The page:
Google considers making SWIFT first class language for Android

Discussion in 'iOS Programming' started by AdonisSMU, Apr 7, 2016.

  1. Mascots macrumors 68000


    Sep 5, 2009
    Wins all around.

    Unless they fork it in a Blink manner ;)
  2. Dookieman macrumors 6502

    Oct 12, 2009
    My Android friends are happy/annoyed at the same time.
  3. AxoNeuron macrumors 65816


    Apr 22, 2012
    The Left Coast
    As someone learning Android development this would definitely make my life a lot easier.
  4. 1458279 Suspended


    May 1, 2010
    Well, well, well, that is pretty close to a game changer right there. I guess that will make the decision to make Android apps a whole lot easier :D

    I wonder if Google decides not to do this, if someone else will because Swift is open source.
    --- Post Merged, Apr 7, 2016 ---
    I also wonder if Google is doing this because they want the Apple Devs over on their platform too. This would be a killer move on Google's part.

    Not to mention, they get a native machine code compiler, which the really need (IMO).

    I guess I'm going to have to fast forward my Swift learning.
  5. dantastic macrumors 6502a


    Jan 21, 2011
    Bit of caution would be in order.
    Language is only a small part. Frameworks are everything.
    HTML5 and JavaScript can already run on both Android and iOS...
  6. AdonisSMU, Apr 8, 2016
    Last edited: Apr 8, 2016

    AdonisSMU thread starter macrumors 604

    Oct 23, 2010
    You are not going to use HTML5 and Javascript to do the same types of things you would with Java and SWIFT.

    I use Javascript and HTML5 everyday but.... HTML5 and Javascript is for webapps and web programming sure it's one of the things you could use within a java or swift app but for many of the hardware level features Javascript and HTML5 simply aren't secure or stable enough for that kind of access.
  7. 1458279 Suspended


    May 1, 2010
    My guess is that Google would consider part of the advantage of making Swift a 1st class language, is getting iOS apps on Android just as fast as Apple does.

    Apple used to be the "go to first" platform, IDK if that's still the case, but Google would benefit most from making the transition from iOS to Android as seamless as they can.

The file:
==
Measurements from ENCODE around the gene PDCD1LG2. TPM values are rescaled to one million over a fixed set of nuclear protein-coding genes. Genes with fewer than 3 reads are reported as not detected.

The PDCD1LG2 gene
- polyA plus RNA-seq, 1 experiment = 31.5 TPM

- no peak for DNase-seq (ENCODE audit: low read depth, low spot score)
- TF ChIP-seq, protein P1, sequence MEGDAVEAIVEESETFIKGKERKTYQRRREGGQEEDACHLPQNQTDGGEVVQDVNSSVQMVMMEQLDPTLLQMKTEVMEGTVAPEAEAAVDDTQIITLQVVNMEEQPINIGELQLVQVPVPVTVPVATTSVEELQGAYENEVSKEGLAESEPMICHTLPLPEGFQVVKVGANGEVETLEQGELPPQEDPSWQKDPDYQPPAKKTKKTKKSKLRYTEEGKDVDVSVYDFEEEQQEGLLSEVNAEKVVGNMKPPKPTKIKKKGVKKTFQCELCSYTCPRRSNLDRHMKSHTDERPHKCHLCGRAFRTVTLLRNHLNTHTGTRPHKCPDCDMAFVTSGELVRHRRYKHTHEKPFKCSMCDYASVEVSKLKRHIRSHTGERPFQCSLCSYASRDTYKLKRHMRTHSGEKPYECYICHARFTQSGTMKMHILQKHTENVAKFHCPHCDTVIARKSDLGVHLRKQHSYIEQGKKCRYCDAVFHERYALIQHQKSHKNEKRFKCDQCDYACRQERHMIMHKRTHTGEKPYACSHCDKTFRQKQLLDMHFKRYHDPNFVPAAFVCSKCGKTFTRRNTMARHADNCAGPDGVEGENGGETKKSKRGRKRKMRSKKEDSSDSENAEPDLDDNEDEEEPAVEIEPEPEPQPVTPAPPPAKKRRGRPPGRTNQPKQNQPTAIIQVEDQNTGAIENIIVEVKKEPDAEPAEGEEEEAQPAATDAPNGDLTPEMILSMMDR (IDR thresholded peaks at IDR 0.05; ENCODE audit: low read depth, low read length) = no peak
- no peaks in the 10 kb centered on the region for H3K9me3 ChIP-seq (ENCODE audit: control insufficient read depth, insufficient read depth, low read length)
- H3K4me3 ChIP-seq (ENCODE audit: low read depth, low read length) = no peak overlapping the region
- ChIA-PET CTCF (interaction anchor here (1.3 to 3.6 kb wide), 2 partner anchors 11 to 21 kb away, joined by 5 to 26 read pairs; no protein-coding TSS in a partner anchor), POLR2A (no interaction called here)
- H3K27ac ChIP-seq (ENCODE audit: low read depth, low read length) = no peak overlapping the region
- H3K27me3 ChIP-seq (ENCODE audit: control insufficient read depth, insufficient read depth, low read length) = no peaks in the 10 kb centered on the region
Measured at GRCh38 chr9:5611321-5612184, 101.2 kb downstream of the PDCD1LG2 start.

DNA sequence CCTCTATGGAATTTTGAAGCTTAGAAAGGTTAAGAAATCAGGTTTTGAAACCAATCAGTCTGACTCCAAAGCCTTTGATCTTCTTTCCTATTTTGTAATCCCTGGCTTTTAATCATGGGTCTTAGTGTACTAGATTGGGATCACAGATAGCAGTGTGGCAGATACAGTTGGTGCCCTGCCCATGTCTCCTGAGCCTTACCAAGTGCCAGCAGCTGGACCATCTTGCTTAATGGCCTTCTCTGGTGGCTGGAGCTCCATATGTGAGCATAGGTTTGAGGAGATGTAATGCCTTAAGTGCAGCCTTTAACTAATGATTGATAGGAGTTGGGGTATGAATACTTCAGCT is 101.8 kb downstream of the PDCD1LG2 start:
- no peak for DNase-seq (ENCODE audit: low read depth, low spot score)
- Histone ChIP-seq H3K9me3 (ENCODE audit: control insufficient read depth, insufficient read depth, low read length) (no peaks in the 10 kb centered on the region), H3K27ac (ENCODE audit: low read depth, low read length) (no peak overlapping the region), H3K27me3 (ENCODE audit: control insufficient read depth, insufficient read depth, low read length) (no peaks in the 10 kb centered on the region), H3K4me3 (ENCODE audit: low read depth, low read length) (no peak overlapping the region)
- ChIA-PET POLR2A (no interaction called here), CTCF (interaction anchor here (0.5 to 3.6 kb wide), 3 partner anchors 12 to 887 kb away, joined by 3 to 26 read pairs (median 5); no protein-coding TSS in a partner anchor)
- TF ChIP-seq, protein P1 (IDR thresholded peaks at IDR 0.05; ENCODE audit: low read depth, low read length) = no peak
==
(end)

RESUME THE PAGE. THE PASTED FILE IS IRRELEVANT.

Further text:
It shouldn't be that hard for them to make many of the key routines the same or for a programmer to write wrapper functions to make the work about the same.

    With this move, they kill a few birds with one stone. They gain a native code language that's already in use and designed for mobile. They remove a wall between their product line and Apple's. They have open source support. Apple can't use "better apps" as a reason to buy Apple.

    Many Apple fans talk about the "eco system" that Apple offers. Android has been known for CrApps for a long time and this is a huge step towards removing those things.

    I can't think of any downside to Google for doing this.
  8. dantastic macrumors 6502a


    Jan 21, 2011
    You're missing the point I'm trying to make. There are already languages which will run on both platforms, why isn't everyone using them for everything already. Well, because there are problems....

    You will be able to write some of your business logic and have that transferable between both platforms. But very soon you will need Frameworks. Google will have to implement UIViewControllers, UIButtons, CLLocationManagers, etc, etc.. And they will also need to behave the same way, implement the same features, properties, bugs even!

    As a full time developer it's not particularly difficult to write in a different language. What's difficult is to remember what's available in the frameworks on the platform you are writing for. What quirks you will have to work around.

    This is not going to help get iOS apps onto Android phones, not until there's a shared framework which will run on both devices.
  9. firewood macrumors 604

    Jul 29, 2003
    Silicon Valley
    There are apps that have minimal need of UI frameworks. Examples are Open GL games, emulators of various sorts, music effects and synthesizers, etc. A platform specific UI wrapper from a template can go around all the custom business logic. Similar to PhoneGap, except wrapping pure Swift (or C currently using the NDK and Obj C) instead of HTML/JS.

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10 April 7, 2016